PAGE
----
EPA pledges to help poor communities impacted by pollution
The EPA is vowing to take new steps to help communities disproportionately burdened by pollution, after Administrator Michael Regan's tour of areas in Louisiana, Mississippi and elsewhere.
State of play: The steps include expanding air monitoring and "aggressively" using unannounced inspections of polluting facilities suspected of noncompliance with standards, the EPA said.
- The EPA will also install air pollution monitors in Louisiana, specifically between New Orleans and Baton Rouge, where cancer risks are higher than in the rest of the U.S., to detect emissions in real time, AP reports.
- The agency also sent a letter to the city of Jackson, Mississippi, ordering city officials to "correct the significant deficiencies identified" in its drinking water system, AP notes.
What they're saying: "Seeing the situation for myself, talking directly to community members, it is startling where we get to this point — the point where children miss school days because the water isn’t safe," Regan said, per The New York Times.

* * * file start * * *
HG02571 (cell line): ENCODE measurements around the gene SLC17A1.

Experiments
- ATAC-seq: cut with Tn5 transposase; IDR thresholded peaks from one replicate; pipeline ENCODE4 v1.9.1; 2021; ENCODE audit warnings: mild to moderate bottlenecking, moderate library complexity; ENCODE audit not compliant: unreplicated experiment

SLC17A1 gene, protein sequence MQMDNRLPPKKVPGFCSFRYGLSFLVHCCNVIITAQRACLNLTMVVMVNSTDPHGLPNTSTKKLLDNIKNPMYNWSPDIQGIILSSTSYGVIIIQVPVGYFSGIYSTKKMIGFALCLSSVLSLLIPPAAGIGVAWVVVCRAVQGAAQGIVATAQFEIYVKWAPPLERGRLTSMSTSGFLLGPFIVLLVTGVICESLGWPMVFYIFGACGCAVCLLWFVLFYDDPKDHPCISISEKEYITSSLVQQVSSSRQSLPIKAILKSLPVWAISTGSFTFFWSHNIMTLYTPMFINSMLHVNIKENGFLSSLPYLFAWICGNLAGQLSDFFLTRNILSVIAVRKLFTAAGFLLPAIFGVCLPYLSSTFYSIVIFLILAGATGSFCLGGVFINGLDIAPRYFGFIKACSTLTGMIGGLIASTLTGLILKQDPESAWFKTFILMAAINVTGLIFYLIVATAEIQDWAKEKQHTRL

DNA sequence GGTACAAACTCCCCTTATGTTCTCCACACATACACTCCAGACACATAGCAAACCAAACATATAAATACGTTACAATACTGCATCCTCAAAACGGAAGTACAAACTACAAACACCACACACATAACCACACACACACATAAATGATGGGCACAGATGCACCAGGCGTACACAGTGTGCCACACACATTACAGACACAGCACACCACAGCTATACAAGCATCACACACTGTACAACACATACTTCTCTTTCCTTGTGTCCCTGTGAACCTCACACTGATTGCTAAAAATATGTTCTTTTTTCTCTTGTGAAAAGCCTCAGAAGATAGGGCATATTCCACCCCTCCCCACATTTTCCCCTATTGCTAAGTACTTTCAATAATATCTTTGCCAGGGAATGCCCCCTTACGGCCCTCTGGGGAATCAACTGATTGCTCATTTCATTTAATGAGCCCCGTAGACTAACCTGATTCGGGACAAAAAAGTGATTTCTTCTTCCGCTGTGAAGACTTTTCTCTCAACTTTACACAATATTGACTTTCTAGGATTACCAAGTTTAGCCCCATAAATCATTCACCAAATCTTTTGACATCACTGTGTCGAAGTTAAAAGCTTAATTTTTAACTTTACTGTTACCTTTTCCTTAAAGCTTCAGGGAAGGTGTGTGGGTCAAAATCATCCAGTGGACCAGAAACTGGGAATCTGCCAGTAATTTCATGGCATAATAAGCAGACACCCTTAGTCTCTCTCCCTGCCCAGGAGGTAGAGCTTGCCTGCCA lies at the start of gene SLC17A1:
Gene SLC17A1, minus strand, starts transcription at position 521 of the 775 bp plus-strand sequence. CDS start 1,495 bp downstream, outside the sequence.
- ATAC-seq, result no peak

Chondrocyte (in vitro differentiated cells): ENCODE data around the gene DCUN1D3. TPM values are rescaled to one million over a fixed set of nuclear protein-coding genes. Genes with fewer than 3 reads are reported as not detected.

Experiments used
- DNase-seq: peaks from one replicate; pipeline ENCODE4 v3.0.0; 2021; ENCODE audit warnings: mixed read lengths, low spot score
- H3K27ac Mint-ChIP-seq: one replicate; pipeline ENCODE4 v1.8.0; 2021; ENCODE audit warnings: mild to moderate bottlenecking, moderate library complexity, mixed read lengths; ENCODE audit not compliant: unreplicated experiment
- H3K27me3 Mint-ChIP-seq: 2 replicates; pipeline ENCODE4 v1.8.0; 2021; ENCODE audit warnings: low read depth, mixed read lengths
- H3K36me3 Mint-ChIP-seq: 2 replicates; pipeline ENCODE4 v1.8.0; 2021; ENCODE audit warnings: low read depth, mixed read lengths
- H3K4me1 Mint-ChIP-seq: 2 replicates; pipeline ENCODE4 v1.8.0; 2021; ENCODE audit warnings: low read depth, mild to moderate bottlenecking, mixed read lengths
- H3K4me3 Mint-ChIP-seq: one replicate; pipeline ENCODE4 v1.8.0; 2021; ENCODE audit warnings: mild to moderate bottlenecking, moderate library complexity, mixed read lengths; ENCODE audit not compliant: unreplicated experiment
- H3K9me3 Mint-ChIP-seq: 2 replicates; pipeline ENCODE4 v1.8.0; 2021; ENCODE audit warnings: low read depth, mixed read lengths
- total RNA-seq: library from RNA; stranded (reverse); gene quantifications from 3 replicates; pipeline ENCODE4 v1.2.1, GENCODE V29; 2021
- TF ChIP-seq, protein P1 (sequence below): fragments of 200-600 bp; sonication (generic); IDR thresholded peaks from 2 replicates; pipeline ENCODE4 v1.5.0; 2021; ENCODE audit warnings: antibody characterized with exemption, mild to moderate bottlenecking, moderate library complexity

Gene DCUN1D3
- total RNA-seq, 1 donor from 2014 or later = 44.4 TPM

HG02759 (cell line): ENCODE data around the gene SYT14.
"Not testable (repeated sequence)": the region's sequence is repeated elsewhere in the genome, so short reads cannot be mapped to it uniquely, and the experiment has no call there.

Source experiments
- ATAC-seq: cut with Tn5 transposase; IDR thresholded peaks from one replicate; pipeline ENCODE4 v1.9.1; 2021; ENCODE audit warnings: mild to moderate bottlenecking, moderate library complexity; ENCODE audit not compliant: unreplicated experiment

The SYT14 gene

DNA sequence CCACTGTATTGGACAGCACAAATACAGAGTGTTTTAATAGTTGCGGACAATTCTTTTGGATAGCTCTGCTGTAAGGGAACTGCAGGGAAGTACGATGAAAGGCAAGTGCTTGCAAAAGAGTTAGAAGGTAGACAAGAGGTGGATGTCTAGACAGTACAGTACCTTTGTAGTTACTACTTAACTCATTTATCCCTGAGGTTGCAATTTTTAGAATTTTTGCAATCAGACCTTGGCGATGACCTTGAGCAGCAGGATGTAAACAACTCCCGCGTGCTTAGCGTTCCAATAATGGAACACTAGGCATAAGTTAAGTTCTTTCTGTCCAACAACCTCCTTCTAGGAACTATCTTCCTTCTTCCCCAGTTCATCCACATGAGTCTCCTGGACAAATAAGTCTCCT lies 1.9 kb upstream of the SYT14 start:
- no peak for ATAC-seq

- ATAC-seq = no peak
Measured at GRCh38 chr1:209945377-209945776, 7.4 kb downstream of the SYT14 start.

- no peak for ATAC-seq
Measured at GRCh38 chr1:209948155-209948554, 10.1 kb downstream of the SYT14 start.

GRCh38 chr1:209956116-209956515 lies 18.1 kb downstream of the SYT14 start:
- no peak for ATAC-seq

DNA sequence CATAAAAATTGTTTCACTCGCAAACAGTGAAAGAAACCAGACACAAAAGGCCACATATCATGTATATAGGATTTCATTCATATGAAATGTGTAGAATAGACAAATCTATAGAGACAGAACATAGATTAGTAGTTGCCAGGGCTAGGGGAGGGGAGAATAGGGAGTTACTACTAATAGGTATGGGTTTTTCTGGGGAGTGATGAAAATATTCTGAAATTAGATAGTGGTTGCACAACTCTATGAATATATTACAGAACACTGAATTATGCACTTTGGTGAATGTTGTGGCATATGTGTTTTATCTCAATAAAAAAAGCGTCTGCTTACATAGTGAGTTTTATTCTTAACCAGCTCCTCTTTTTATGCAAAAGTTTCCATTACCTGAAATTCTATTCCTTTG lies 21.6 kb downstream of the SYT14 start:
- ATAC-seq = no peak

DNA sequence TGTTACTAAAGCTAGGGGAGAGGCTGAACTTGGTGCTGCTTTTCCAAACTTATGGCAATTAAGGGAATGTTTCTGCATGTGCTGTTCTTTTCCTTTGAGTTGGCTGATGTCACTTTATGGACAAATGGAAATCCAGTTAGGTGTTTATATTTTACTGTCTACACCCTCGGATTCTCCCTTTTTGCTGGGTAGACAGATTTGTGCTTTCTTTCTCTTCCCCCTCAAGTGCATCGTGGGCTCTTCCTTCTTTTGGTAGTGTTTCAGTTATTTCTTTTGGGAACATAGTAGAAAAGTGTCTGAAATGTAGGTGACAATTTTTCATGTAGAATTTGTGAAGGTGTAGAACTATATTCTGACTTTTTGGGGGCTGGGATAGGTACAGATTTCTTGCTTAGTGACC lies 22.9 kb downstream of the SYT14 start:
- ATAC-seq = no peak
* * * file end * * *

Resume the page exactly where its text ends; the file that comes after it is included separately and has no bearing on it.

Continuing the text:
- He added that the environmental conditions he had witnessed in different parts of the country were "unacceptable in the United States of America."
- Regan in November 2021 visited mainly lower-income communities in Mississippi, Louisiana and Texas to witness environmental conditions in places affected by industrial pollution, according to AP.
- "In every community I visited during the 'Journey to Justice' tour, the message was clear: residents have suffered far too long and local, state and federal agencies have to do better," the EPA administration said, per AP.